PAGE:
Each year, the Gibbes Museum of Art and Society 1858, a young Gibbes patrons fundraising group, award the 1858 Prize for Contemporary Southern Art to an artist living and working south of the Mason-Dixon line. This year, seven artists made the short list: Jim Arendt, Sonya Clark, André Leon Gray, Jackson Martin, Jason Mitcham, Damian Stamer, and Stacy Lynn Waddell. We’ll be posting a short Q&A with each artists in the weeks leading up to the award announcement.
Sculptor and photographer Jackson Martin was born and raised on a “hippie commune” (his words, not ours) called The Farm in Tennessee, and as a young adult spent weeks and months criss-crossing the country On the Road-style — hopping trains, hitchhiking, and tramping. Now, the N.C.-based artist and professor at UNC-Asheville works with materials like wood, tarp, canvas, and living trees to create works that explore the confluence and opposition between nature and man.
City Paper: How did your early life on The Farm and your later childhood in Nashville influence your art?
Jackson Martin: I view my childhood in two distinct parts … I was born in a bus that my parents were living in on The Farm and for the first eight years of my life I spent my time outdoors playing in the woods. We moved to Nashville when I was about eight and I’ve lived in an urban setting ever since.
When I started making art on a serious level, I realized that I had spent about half my life in the woods and half my life in the city. This environmental duality is the reason I’m interested in this juxtaposition of natural and industrial elements in my work. What I remember most about my early childhood on The Farm is discovering a particular phenomenon again and again during my walks in the woods: industrial objects being reclaimed by the earth. Old mattress springs, cinder blocks, even entire school buses with plants growing in and around them, to the point where the original objects were almost completely camouflaged by nature. For the most part, these discoveries had lay dormant in my mind until I took a trip to New York City for the first time in 2003. Walking down the streets of this massive concrete jungle, I remember seeing plants, trees and even entire gardens growing on the tops of buildings. I remember being struck by how odd it seemed that these living things could thrive so obviously separated from their source. When I returned home, I began making sculptures around these ideas and haven’t stopped since.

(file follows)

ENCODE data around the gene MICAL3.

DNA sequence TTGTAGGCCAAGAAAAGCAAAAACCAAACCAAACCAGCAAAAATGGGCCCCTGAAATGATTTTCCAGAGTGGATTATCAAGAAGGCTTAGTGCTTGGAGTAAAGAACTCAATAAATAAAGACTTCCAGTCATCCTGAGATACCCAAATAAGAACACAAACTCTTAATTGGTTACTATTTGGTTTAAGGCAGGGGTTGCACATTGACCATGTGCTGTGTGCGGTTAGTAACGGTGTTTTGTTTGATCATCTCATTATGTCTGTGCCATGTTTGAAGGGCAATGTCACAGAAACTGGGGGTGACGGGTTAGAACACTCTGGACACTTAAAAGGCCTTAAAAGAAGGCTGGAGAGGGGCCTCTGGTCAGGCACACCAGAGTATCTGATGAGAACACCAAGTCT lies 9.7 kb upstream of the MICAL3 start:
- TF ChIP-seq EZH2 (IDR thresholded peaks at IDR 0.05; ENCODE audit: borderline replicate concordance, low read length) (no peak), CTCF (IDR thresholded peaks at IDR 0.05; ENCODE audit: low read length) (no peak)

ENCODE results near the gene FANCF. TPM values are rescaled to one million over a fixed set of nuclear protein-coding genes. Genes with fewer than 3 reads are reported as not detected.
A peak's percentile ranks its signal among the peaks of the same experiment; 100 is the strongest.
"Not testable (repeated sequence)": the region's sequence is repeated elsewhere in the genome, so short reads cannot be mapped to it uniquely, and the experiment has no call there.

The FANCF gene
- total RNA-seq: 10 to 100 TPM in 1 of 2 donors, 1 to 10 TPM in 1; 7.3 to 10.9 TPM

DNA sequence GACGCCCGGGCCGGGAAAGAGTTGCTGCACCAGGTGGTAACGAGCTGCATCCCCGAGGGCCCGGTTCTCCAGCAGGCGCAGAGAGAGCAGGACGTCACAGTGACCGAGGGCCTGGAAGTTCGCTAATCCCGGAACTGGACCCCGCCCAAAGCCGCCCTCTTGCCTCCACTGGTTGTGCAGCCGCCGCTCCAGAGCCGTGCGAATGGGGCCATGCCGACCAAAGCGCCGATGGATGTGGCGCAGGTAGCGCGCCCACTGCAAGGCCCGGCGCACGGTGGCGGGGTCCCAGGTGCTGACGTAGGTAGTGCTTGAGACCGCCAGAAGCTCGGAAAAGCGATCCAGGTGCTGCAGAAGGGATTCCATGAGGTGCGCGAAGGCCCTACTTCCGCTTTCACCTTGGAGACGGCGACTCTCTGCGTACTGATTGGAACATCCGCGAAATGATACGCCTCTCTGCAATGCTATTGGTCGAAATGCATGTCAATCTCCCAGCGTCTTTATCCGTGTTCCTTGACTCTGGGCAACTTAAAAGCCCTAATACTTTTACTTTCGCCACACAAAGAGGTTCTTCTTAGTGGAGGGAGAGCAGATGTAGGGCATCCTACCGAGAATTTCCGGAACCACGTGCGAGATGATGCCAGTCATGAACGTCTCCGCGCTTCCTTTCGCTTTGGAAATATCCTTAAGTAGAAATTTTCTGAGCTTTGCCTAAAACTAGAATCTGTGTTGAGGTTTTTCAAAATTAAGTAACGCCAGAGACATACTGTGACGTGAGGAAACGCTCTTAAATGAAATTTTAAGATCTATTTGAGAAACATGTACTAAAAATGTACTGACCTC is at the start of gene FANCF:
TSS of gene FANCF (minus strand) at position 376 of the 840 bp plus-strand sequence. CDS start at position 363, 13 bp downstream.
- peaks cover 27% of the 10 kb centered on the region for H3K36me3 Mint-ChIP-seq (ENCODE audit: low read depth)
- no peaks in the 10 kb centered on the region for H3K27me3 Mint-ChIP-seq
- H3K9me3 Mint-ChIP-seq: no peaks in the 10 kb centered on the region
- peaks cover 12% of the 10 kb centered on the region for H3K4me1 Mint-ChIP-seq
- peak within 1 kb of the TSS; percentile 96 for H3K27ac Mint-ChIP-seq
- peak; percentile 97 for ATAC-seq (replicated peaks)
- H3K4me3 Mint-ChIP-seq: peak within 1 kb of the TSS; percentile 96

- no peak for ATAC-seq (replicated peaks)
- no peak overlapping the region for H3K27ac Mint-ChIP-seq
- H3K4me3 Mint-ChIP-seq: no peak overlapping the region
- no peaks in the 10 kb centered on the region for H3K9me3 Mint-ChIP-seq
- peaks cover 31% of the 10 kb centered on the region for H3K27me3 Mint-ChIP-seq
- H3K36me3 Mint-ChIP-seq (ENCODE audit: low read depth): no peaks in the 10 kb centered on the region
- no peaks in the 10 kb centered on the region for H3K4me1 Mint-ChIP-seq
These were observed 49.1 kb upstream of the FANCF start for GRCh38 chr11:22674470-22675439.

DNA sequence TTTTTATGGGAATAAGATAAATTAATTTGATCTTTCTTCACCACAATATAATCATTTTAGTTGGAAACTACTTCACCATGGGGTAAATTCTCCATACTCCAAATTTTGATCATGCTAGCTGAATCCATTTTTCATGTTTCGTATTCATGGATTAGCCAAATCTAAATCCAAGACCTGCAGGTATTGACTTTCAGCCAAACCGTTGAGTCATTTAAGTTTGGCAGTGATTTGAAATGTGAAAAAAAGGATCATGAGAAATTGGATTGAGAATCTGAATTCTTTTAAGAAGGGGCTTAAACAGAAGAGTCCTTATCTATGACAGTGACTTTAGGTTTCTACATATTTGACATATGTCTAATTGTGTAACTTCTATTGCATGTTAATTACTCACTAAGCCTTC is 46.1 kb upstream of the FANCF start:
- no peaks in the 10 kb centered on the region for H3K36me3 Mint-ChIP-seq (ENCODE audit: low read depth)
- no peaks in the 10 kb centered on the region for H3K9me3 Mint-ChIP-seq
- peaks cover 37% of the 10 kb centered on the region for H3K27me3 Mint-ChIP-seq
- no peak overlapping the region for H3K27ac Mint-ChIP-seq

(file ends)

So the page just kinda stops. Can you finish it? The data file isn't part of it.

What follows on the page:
CP: When you took your cross-country trip (via trains, hitchhiking, etc.), were you still interested in becoming an artist?
JM: I’ve actually taken several cross-country trips, each time walking, hitchhiking, train-hopping or some combination of all three. Those trips mark a particularly unstable period in my life, when I was questioning everything. One of the fundamental things I was questioning was whether art and life should be separate. Now with over a decade of perspective, I really think those trips were an attempts to collapse the two.
CP: How do your photography and sculpture relate to each other?
JM: I’ve always considered myself an extremely observant and sensitive person. Rather than seeing the world in purely pragmatic terms, I view my surroundings in terms of color and the shapes of things and how everything fits together in a larger composition. When I discovered photography, it was like meeting up with an old friend or finding something important that I had lost.
I also employ photography to document particular sculptures or sculptural events because I’m extremely interested in the combination of object and residue. After making my first burlap and tarp suits, they seemed so flat and boring. It made perfect sense to don the suits and compose a photo in which the two sides of my personality are marrying each other. The overall presentation of these suits next to the photograph is infinitely more interesting and engaging than the suits by themselves.
CP: What’s next for you?
JM: My current pallet work is relatively new territory for me and I still have quite a few ideas for new pieces. The next sculpture on the horizon will be another pallet, but instead of steam-bent wood, I’m going to construct it using 100 percent USA-made denim. I’m still trying to figure out the logistics of it being able to maintain its form, but I think I can make it work. In addition, I’m going to design it as a wearable pallet — it will have backpack straps.
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